Good enough?


How do students choose their sources?   After finishing the video I created about “authority of sources” I have come to the conclusion one thing I’d like to know more about is how students make those choices, so I can include their thoughts in the video as well.

So I’ve been talking to students when they’ve been in the library and asking them about how they choose sources on our student blog, so I can eventually include that.

I struggle sometimes when a class comes in with “convincing” even the teachers not to  have students just “google” every topic, much less convincing the students.   We all know Google can be very effective as can Wikipedia, obviously, for a first crack at a project.  

(Many of our teachers do ask students to include book sources, or allow Wikipedia as background but not as a source, or only allow one online encyclopedia, etc., so they are trying to get students to explore a variety of sources.)

Digging Deeper  

However, at our campus, since most of our students are college bound, I also feel that it’s important that they are aware of databases and the deeper web.  They may rarely “walk into” a college library because they’ll be using the online databases from their dorm rooms, most likely, if they discover them.  I feel it’s important as librarians that we make sure students discover them, despite all the downsides, like the more difficult entry way, the fact that selection of sources may be required, etc.  

I do understand that we need to, as Doug Johnson says, work with the students we have, so I  think it’s important to understand how they approach this and how we can scaffold what they are doing.

For example, can’t we work with them on how to use Wikipedia more effectively(checking the background discussions on their topic?) or how to use Google’s more advanced searching when needed?

I’ve put together a beginning collection of tips on a wiki I created for a summer district workshop “Google versus the databases” to try to get at that scaffolding.

And on her blog, The WebFooted Book Lady ponders what is good enough for our students? 

“In my job as a teacher librarian I ask myself the “Is this information good enough?” question all the time. Is the activity, or skill the student is practicing more important than the validity of the actual data they are using?”

She goes on:

“The real question should be ‘Are we giving our students the skills to become discerning, ethical users of information?’ Is what we are teaching them good enough?”

Joyce Valenza asked this question at NECC as well.

Do we want our students to be getting what is “good enough”? Or do we want them to push past the obvious, dig deep, think, question and choose what is best in their fields?   After all, they will be our presidents, legislators, and CEO’s. 

Question is–Do we want leaders who settle for “good enough”?

Image credit:

5 thoughts on “Good enough?

  1. Sometimes “good enough” is the proper choice. If I want to the weather for tomorrow, I do a quick check on a single website and that’s good enough. However, if I’m planning to go sailing, I need more than that. I’d need to find out wind, POP, temperatures and conditions at specific times, etc.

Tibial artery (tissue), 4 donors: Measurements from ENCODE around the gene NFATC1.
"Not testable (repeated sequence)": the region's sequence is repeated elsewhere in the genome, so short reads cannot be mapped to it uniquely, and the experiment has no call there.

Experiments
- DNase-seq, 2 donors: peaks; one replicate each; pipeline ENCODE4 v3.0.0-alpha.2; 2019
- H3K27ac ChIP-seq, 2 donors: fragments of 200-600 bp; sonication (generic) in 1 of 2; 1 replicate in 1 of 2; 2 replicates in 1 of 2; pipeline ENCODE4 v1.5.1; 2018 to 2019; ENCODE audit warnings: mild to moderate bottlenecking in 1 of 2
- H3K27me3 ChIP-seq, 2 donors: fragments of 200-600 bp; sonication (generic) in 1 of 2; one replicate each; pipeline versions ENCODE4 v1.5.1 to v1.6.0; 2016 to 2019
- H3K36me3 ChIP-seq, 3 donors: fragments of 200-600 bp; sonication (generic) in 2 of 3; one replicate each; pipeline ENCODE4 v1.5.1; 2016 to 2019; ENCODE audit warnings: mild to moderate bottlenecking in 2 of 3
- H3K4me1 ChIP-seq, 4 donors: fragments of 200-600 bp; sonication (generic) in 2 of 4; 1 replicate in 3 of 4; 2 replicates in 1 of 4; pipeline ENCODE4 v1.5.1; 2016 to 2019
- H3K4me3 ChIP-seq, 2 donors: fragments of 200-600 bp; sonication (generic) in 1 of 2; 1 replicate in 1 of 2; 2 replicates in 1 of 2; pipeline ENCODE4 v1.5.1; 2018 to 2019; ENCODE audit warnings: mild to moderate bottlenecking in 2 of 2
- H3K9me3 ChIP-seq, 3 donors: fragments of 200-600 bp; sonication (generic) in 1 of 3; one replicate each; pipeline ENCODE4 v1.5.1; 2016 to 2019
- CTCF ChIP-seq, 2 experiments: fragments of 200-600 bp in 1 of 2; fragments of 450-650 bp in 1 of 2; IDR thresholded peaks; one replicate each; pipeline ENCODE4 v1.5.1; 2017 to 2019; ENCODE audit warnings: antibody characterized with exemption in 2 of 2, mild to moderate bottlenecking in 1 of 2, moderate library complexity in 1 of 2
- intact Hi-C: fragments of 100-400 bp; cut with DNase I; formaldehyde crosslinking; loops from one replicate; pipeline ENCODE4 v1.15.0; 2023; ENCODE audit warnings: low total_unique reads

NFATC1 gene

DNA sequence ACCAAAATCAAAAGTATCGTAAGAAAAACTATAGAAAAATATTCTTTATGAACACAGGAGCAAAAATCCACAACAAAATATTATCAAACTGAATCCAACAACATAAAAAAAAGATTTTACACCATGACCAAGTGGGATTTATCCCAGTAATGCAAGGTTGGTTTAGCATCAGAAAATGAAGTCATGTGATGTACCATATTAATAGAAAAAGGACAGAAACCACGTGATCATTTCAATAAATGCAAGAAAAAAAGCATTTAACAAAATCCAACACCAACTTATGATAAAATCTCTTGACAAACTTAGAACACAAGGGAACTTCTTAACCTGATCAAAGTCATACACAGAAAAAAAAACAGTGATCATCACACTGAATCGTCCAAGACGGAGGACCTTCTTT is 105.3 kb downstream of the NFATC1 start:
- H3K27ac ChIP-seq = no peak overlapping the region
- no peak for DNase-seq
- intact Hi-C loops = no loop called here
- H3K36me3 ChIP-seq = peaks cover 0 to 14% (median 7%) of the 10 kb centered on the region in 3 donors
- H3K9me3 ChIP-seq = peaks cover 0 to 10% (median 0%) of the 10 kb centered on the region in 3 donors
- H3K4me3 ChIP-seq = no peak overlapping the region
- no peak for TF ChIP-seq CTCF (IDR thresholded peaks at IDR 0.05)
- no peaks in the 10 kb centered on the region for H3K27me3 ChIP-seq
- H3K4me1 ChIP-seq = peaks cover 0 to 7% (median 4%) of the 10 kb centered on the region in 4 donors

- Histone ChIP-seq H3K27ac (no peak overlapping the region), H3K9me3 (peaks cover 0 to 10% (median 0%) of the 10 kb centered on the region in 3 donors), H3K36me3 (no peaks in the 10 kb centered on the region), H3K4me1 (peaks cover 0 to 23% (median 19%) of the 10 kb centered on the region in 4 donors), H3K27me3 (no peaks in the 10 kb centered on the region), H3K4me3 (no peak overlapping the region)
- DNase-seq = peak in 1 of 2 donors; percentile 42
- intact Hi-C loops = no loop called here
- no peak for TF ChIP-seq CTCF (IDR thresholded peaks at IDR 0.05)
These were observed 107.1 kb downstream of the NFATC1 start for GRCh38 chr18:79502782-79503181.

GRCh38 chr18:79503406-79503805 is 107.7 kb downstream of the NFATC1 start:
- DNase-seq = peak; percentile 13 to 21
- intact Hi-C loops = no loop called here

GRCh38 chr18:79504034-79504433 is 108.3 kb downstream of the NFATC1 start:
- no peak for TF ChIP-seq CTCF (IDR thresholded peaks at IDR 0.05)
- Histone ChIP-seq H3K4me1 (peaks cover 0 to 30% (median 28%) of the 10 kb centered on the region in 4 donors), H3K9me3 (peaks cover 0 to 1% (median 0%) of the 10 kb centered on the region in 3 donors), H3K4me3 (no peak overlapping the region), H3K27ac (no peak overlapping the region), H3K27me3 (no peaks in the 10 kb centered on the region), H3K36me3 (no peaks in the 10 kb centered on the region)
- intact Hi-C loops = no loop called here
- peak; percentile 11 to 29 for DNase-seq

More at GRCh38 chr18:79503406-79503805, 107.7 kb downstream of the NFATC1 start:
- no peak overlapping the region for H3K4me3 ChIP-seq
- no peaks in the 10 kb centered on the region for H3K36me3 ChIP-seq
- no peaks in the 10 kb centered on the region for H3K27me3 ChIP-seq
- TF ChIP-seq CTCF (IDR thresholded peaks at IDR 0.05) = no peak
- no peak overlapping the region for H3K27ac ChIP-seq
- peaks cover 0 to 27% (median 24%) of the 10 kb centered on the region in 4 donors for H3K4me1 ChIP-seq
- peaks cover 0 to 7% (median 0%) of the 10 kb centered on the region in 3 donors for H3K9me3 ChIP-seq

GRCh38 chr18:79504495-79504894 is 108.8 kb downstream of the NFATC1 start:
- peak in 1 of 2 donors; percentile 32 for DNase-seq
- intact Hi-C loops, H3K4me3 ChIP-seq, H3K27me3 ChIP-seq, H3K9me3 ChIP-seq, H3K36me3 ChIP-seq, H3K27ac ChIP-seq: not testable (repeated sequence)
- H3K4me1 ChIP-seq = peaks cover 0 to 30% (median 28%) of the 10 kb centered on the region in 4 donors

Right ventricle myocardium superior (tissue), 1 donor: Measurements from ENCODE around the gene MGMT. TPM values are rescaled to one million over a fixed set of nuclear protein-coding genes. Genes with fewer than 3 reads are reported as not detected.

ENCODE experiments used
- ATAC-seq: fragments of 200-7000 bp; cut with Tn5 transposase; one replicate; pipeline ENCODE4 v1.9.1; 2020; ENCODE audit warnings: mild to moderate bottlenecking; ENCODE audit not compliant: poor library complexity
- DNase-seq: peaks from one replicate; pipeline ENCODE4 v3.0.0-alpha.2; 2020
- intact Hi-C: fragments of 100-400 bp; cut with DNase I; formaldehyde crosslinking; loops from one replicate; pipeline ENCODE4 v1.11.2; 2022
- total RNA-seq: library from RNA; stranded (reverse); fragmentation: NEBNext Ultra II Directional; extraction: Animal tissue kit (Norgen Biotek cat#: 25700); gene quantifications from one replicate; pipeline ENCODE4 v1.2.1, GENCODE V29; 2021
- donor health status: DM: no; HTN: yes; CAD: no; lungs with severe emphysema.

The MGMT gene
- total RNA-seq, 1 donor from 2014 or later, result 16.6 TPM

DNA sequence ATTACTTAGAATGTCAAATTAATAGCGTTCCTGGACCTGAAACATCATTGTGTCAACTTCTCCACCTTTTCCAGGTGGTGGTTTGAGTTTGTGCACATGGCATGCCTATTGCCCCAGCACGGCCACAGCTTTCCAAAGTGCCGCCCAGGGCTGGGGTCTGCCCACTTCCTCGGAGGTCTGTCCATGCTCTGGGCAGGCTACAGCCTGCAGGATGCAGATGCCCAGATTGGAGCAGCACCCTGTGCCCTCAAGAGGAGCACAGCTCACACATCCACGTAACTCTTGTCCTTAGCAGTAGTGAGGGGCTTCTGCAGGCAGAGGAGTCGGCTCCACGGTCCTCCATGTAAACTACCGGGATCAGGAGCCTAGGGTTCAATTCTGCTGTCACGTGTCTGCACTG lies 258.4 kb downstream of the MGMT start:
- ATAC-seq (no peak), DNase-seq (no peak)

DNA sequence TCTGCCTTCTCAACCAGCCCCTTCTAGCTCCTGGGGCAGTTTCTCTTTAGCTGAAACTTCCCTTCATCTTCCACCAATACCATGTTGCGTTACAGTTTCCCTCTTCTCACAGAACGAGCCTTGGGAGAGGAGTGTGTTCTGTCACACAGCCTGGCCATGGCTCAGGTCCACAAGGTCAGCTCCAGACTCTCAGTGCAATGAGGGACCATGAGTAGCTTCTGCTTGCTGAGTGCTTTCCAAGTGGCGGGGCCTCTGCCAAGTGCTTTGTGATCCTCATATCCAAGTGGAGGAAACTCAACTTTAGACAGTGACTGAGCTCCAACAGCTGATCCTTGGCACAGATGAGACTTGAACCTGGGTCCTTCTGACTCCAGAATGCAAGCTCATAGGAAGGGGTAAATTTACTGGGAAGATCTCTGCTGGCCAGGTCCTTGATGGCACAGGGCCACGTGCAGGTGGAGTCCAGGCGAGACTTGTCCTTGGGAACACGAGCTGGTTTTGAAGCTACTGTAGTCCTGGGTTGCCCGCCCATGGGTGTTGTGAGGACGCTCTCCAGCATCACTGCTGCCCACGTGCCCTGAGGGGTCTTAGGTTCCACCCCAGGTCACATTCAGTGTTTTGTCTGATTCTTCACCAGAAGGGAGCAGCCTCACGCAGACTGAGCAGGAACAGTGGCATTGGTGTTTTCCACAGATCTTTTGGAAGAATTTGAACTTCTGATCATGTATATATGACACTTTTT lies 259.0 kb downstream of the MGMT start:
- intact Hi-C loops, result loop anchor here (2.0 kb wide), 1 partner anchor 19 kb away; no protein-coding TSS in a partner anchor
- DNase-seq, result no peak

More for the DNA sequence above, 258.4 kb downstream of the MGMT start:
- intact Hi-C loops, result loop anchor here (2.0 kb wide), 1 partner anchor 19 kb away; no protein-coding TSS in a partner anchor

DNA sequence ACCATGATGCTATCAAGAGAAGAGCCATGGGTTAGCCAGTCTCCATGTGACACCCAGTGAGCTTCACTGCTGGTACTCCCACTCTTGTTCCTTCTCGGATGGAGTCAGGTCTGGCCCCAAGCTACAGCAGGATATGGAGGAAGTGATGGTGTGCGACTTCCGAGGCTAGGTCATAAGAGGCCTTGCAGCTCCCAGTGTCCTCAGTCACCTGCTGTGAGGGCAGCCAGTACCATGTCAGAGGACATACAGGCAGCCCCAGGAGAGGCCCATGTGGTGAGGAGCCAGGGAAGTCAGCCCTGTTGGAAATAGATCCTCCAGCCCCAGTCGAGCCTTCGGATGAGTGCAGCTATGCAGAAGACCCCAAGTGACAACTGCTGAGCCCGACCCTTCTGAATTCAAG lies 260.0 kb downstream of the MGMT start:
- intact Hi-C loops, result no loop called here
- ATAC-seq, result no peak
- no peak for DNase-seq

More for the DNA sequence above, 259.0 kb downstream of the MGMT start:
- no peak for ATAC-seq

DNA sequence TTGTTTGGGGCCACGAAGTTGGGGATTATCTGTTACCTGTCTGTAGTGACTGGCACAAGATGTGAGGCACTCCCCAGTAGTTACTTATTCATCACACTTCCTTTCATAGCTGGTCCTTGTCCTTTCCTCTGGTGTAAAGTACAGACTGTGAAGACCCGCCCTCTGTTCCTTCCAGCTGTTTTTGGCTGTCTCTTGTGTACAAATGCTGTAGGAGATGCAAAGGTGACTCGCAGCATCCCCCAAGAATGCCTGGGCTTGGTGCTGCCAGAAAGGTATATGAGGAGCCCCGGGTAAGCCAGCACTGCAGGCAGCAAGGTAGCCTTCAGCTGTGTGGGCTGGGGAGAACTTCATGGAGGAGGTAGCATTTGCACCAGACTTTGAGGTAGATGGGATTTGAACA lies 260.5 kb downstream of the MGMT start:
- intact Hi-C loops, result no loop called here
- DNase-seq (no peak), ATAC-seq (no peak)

I agree that we need to know how to go deeper but also when. Teachers are too often offended by students who submit work and comment that it’s good enough. Largely this is because they don’t see value to dig deeper. It’s our job to give them reason to dig deeper. Challenging questions, engaging activities, personal connections should prompt us to dig deeper.

    My point is “good enough” is not always bad.

  2. It’s encouraging to see that as librarians we are not alone in asking ourselves these questions. (BTW, I’m not sure that I would be inclined to purchase the product in the picture based on the text! What are they actually trying to say? There’s a lesson in there somewhere I think.)
    In some areas it comes down to what resources any given school district/board is able to fund. I envy the lavish selection of online databases some schools have access to. So I guess I might echo Doug Johnson but say we have to work with what resources we have as well.
    I’ll be following this thread in your blog with great interest. Thanks!

  3. Dean, I agree. Part of what I tried to do in the summer workshop was talk about “when” to use which, and I think that’s a discussion we need to continue to have with students. I also agree we need to challenge them to dig deeper and to investigate thoroughly. The design of an assignment has a lot to do with that as well. If the students are asked a lot, they will give a lot. And of course it depends on the purpose of their assignment–sometimes all that is needed is a quick answer, and sometimes something more is required.

    I think the concern is that often, even though more is required, we aren’t challenging students to go that extra mile. We’re accepting sources that are “good enough” and not being intellectually rigorous with our own expectations, if that makes sense?

    Lesley, Thanks for the comment…and by the way, the image is from “The Simpsons,” so it’s definitely satirical 😉

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